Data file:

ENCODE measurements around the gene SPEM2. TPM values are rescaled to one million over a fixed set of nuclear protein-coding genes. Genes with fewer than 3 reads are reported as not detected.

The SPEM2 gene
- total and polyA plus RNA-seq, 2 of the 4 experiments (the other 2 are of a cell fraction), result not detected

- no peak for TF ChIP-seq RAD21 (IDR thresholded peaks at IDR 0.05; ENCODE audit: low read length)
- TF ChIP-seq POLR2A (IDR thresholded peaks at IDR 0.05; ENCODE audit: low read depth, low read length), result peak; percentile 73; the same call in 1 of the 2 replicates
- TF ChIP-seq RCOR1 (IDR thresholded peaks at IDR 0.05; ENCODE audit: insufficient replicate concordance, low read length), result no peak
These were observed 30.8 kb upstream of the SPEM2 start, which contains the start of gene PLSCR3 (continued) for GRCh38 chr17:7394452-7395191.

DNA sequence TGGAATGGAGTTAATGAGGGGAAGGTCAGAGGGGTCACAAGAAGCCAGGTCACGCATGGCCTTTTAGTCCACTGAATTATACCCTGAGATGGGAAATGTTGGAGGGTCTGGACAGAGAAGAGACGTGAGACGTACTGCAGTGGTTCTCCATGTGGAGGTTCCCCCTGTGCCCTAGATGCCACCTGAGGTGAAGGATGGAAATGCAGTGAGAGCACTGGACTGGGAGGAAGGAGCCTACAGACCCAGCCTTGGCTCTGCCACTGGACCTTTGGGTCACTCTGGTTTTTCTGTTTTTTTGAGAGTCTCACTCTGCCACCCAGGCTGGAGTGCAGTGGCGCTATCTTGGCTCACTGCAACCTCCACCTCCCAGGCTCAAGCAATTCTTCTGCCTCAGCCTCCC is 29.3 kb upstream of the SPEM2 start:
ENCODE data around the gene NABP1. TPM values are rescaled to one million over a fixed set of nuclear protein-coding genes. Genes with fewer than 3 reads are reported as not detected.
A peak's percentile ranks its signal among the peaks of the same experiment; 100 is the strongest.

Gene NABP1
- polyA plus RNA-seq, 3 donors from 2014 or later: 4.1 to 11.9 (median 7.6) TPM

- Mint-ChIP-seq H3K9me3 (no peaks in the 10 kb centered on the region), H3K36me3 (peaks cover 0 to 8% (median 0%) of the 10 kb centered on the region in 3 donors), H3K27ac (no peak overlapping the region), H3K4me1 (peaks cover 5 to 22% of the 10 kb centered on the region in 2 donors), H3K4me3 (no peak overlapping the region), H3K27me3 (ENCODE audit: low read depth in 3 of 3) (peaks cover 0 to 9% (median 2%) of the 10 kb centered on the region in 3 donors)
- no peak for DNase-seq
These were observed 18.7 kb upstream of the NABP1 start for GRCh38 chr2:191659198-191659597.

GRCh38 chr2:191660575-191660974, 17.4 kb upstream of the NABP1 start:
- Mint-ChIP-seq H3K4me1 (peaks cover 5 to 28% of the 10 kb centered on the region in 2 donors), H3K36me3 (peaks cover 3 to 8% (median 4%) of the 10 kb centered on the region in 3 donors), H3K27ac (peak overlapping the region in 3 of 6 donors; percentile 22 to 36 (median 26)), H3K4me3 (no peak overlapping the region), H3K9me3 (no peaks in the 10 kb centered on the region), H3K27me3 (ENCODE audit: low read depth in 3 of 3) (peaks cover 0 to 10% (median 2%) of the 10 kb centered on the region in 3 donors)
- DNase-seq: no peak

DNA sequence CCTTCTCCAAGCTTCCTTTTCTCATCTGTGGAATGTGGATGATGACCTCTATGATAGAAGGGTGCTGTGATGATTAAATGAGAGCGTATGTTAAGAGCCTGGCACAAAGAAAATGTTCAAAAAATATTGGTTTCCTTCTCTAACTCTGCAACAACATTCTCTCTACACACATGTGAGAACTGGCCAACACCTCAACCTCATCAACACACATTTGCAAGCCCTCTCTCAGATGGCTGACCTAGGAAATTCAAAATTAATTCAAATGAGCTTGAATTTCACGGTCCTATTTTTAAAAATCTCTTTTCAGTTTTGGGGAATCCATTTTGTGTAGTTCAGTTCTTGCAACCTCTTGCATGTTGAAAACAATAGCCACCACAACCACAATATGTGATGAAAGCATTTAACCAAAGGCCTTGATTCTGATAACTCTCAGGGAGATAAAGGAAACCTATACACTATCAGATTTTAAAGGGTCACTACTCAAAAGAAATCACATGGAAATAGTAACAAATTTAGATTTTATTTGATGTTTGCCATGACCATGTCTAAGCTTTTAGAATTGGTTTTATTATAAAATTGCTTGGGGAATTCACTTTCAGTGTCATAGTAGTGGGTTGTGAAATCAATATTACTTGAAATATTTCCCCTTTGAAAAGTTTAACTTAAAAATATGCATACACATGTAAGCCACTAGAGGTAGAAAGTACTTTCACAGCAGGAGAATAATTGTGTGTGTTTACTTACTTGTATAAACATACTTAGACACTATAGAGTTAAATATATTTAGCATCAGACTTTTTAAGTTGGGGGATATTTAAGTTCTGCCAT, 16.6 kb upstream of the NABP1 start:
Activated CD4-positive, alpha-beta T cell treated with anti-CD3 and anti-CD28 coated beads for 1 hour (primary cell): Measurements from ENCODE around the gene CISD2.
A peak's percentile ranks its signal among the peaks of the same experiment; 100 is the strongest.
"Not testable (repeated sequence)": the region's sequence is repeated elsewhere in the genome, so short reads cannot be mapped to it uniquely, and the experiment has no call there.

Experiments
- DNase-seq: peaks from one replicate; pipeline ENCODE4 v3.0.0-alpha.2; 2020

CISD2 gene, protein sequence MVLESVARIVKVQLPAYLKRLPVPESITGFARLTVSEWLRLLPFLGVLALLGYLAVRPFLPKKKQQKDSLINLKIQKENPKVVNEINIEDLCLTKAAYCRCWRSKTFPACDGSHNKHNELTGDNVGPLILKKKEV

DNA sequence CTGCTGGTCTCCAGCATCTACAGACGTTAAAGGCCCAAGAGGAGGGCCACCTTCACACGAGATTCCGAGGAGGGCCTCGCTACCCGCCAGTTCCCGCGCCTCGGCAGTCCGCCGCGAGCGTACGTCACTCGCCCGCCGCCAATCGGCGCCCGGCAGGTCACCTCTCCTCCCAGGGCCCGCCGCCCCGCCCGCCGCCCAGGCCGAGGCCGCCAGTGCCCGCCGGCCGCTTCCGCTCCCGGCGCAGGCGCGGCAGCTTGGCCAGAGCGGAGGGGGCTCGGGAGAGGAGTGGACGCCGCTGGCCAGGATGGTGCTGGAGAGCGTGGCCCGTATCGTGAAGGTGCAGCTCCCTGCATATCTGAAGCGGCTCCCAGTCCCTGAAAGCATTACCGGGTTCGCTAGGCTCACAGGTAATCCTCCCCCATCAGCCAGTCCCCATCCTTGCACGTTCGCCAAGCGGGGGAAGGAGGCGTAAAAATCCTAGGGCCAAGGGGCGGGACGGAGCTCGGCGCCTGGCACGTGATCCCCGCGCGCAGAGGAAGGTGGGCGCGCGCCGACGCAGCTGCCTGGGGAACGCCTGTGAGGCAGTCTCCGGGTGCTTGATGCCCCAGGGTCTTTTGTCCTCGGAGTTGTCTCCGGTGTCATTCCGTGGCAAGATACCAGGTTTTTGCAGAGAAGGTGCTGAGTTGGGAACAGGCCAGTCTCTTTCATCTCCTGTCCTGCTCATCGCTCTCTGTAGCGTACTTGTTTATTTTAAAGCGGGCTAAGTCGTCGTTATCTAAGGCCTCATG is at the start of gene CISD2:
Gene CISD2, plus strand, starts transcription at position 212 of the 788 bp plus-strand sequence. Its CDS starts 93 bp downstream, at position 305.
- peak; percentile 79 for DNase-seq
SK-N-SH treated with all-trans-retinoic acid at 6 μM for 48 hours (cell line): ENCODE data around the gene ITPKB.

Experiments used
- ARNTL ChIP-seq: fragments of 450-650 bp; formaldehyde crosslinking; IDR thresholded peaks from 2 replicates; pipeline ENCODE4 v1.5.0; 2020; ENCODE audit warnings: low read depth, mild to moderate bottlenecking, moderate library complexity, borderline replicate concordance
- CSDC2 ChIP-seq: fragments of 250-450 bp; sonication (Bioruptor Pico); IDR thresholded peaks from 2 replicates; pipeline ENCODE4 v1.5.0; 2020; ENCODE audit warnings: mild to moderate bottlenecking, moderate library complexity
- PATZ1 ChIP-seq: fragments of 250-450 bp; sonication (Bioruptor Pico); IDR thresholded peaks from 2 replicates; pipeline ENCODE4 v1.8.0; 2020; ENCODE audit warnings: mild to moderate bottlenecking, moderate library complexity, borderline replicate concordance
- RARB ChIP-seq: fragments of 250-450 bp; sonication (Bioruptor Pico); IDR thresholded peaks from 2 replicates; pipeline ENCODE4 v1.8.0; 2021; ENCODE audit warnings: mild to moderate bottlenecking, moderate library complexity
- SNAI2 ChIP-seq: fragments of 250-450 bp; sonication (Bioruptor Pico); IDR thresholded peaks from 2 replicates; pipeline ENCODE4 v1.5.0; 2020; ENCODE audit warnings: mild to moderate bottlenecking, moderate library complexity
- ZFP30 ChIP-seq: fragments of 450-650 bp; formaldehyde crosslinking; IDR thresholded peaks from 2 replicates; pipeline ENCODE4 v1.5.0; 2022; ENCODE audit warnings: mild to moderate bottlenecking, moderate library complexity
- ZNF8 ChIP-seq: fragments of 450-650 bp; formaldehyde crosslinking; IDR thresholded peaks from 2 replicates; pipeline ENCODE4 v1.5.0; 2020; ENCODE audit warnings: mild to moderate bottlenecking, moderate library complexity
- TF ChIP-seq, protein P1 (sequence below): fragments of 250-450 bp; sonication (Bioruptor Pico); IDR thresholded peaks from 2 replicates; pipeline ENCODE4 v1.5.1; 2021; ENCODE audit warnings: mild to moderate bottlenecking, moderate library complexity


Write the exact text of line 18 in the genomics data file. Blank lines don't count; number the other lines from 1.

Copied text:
- DNase-seq: no peak